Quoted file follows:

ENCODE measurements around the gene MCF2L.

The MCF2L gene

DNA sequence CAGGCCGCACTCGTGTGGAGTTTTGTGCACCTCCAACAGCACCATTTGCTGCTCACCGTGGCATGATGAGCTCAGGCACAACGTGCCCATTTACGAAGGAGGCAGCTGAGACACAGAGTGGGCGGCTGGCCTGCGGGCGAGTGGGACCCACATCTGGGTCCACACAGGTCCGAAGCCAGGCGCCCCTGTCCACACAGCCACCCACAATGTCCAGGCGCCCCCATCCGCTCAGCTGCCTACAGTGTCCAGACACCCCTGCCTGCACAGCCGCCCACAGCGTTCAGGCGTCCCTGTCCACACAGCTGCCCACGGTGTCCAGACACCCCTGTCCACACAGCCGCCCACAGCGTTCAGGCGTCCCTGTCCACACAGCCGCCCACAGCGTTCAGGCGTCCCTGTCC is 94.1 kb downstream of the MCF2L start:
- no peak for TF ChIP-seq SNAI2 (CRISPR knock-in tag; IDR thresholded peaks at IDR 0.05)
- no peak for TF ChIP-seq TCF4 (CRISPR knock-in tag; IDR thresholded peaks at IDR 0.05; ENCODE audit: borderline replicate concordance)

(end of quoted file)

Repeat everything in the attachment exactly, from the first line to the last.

ENCODE measurements around the gene MCF2L.

The MCF2L gene

DNA sequence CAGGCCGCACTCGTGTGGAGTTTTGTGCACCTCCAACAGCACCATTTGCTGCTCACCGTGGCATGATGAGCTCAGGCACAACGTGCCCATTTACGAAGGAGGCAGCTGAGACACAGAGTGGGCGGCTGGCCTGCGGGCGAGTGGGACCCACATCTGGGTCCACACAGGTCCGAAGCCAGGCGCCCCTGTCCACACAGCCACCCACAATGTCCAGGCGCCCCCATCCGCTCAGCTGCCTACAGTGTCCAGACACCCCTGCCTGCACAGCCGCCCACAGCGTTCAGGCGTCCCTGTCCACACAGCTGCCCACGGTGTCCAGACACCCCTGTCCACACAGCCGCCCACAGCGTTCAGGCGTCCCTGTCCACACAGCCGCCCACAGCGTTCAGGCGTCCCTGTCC is 94.1 kb downstream of the MCF2L start:
- no peak for TF ChIP-seq SNAI2 (CRISPR knock-in tag; IDR thresholded peaks at IDR 0.05)
- no peak for TF ChIP-seq TCF4 (CRISPR knock-in tag; IDR thresholded peaks at IDR 0.05; ENCODE audit: borderline replicate concordance)